"A further aspect of the invention provides a daylighting sheet comprising one or more microstructures defining a series of V grooves, such as Milner et al. U.S. Pat. No. 5,880,886, attached directly to a glazing surface with adhesive touching only a percentage, for example,
"Another way of attaching a daylighting optical structure comprises attaching a series of V grooves having flat tops between adjacent grooves (such as in U.S. Pat. No. 5,880,886) directly to a glazing using no adhesive. In this embodiment, the material for the microstructures, and in particular the material for the flat top structures, is selected from a group of polymer materials having self-adhering properties.
"Another aspect of the invention provides a method for attaching a daylighting optical design defining a series of prisms (any groove form) directly to a glazing surface with adhesive having a percentage of contact,
"In a further aspect, a daylighting sheet defining a series of prisms comprising any groove form having built-in posts enables the daylighting sheet to be adhered directly to a glazing with adhesive contacting only the posts. This construction also advantageously protects the grooves and eliminates the need for a cover sheet.
"In another aspect of the invention, a daylighting sheet such as described in Milner U.S. Pat. No. 5,880,886, defining a series of V grooves, or a prism-form daylighting optical design may be attached directly to a glazing on the groove side with adhesive touching only a percentage,
"Note: for the V grooves with a logo, the viewer will see the rolled edges of the adhesive. For prisms with logo adhesive, wherever the adhesive contacts the prism, the prism function is canceled and becomes 'clear.' A viewer will then see more than the edges in this scenario.
BRIEF DESCRIPTION OF THE DRAWINGS
"The foregoing and other aspects and advantages of the invention may be appreciated from the following detailed description together with the drawings--heuristic for clarity--in which:
"FIGS. 1A and 1B show cross-sectional end views of daylighting microstructures and placement of an adhesive for direct attachment of a daylighting sheet or film to a glazing surface in accordance with an aspect of the invention.
"FIG. 2 shows a perspective view of another variation where a V grooved microstructure of a daylighting sheet or film may be adhered directly to a glazing.
"FIGS. 3A and 3B show perspective assembly and side views, respectively, of a daylighting sheet or film adhered directly to the glazing along the grooved interface according to an aspect of the invention.
"FIGS. 4A and 4B show perspective and side views of another attachment variation where the grooved interface of the daylighting sheet or film may be attached directly to the glazing without adhesives according to an aspect of the invention.
"FIG. 5A shows a perspective view of another variation wherein the adhesive is patterned linearly over a grooved interface for attachment to a glazing according to an aspect of the invention.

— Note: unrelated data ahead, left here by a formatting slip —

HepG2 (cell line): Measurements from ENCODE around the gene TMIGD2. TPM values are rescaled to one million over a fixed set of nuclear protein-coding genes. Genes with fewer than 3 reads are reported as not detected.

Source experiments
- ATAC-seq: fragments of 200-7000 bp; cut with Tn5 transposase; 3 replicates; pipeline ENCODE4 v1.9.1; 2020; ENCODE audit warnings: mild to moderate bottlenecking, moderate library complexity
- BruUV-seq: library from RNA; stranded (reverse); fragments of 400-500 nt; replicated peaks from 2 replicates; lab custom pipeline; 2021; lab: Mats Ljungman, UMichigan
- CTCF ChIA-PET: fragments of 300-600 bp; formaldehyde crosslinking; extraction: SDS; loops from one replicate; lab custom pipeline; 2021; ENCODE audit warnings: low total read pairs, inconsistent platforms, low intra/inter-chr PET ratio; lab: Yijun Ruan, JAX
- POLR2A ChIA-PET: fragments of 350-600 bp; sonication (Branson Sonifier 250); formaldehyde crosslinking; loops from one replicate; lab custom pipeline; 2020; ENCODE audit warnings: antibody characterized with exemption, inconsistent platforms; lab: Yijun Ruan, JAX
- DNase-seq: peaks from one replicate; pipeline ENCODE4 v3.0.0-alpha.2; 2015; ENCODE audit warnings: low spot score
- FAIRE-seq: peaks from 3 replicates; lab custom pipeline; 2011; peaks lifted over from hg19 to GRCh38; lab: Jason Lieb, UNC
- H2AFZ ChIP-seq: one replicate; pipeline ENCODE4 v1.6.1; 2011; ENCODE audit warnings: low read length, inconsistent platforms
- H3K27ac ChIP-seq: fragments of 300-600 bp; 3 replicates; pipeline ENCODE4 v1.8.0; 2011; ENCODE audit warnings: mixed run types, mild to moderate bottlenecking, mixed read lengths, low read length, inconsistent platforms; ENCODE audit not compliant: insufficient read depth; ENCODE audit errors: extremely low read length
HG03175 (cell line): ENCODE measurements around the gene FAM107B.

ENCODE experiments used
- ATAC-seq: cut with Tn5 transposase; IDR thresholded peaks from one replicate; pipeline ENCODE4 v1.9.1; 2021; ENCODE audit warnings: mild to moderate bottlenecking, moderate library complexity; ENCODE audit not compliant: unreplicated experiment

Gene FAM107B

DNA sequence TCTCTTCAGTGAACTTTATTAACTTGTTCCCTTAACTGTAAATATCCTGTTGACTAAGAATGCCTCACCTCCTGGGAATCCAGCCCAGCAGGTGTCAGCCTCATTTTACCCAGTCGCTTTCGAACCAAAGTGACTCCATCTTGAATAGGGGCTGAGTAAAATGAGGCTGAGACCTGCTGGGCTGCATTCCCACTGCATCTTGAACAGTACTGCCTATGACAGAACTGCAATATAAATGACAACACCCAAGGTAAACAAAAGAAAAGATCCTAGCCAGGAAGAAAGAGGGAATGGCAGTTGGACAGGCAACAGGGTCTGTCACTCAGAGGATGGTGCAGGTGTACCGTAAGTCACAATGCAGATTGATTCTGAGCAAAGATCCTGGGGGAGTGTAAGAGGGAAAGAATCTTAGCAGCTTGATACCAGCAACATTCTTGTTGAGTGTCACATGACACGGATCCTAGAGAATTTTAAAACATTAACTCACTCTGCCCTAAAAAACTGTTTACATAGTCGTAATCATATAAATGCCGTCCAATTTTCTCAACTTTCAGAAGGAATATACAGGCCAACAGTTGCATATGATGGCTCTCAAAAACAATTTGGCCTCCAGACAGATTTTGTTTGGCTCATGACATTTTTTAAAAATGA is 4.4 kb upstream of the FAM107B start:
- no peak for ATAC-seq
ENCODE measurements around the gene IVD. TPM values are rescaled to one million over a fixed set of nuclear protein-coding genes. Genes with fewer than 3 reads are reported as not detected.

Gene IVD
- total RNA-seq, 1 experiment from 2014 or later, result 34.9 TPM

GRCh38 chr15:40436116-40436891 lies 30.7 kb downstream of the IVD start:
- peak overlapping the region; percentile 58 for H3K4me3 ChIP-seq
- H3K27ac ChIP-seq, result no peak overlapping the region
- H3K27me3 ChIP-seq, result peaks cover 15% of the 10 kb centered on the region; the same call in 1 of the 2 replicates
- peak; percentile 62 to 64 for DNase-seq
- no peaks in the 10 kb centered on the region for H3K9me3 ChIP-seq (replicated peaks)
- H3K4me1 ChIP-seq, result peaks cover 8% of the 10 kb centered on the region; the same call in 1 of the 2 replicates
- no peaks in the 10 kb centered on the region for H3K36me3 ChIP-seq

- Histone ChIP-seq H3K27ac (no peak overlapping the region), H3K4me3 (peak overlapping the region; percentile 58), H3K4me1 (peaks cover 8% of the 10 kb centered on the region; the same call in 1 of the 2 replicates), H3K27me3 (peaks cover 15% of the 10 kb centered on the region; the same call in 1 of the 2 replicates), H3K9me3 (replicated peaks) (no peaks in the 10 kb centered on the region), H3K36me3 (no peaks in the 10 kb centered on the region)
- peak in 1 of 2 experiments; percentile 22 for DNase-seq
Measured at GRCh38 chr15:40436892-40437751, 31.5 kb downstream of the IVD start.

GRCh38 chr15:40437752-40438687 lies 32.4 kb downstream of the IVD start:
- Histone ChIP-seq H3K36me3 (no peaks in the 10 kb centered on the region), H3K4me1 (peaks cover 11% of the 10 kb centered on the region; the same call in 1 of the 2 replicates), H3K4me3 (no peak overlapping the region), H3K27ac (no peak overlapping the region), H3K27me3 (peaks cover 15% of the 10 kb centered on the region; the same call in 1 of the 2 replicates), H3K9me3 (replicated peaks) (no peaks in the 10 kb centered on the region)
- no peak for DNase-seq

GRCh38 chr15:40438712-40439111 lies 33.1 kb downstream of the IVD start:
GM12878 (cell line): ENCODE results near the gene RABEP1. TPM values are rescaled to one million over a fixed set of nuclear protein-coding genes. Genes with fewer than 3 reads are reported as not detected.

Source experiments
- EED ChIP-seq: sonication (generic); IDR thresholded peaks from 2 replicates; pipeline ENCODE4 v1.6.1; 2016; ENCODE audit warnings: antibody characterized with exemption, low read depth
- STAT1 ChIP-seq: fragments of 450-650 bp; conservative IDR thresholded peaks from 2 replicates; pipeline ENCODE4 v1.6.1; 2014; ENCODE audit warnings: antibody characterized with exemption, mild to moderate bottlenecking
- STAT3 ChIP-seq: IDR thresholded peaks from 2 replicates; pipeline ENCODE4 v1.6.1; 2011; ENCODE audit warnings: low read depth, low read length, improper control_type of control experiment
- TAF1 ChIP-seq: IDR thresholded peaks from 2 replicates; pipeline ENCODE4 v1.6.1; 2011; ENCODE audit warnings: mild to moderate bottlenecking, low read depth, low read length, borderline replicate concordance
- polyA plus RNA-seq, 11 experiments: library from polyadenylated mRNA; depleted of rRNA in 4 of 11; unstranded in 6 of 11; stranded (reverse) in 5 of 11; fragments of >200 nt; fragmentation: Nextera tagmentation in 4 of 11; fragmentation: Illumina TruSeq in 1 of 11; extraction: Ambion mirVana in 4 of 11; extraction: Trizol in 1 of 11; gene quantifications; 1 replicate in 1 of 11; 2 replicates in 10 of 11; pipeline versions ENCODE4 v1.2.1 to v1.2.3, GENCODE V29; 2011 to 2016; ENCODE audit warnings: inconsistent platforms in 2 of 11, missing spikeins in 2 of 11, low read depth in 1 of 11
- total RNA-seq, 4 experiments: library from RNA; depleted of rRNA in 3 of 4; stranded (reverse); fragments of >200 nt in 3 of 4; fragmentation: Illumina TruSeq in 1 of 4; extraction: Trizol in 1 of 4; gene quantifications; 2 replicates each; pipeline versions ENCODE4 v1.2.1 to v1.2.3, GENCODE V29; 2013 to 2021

"FIG. 5B shows a perspective view of another variation wherein the adhesive is patterned in various configurations over a grooved microstructure defining surface according to an aspect of the invention.
"FIG. 5C shows a perspective view of yet another variation wherein an adhesive border is applied to a periphery around the grooved microstructure defining surface according to an aspect of the invention.
"FIGS. 6A and 6B show perspective assembly and side views, respectively, of a daylighting sheet or film attached directly to a glazing by an adhesive border according to an aspect of the invention.
"FIG. 6C shows a variation of a peripheral border shown in FIGS. 6A and 6B.
"FIG. 7A shows a perspective view of a daylighting sheet or film having its microstructures formed as prisms with a border of adhesive applied directly to the prism interface surface for direct attachment to a glazing according to an aspect of the invention.
"FIG. 7B shows a perspective view of a prism daylighting sheet or film wherein the adhesive is patterned (
"FIGS. 8A and 8B show side views of a prism daylighting sheet or film having a patterned adhesive for direct attachment to a glazing according to an aspect of the invention.
"FIGS. 9A and 9B show side views of a prism daylighting sheet having a patterned adhesive applied directly upon the sheet at a controlled partial depth according to an aspect of the invention.
"FIG. 10 shows a perspective view of a patterned adhesive applied at a controlled partial depth upon a daylighting sheet or film according to an aspect of the invention.
"FIGS. 11A, 11B, and 11C show side views of daylighting microstructures characterized by various forms, such as a series of alternating V grooves, prisms, and flat-topped prisms, separated by a series of troughs or depressions.
"FIG. 12 shows an operational example of the invention for enhancing optical performance, efficiency and light transmission through a daylighting film or sheet comprising a series of V groove microstructures at a sun elevation angle of 70 degrees according to an aspect of the invention.
"FIG. 13 shows an operational example of a negative effect on optical performance at a sun angle of 70 degrees in a conventional configuration for adhering a daylighting sheet or film to a glazing.
"FIG. 14 shows a graphical representation of a comparison of optical performance between the orientations of daylighting microstructures shown in FIGS. 12 and 13.
"FIG. 15 shows a graphical representation or plot of the approximate values of light transmission below the horizontal for the daylighting orientations shown in FIGS. 12 and 13."
URL and more information on this patent application, see: Gardiner,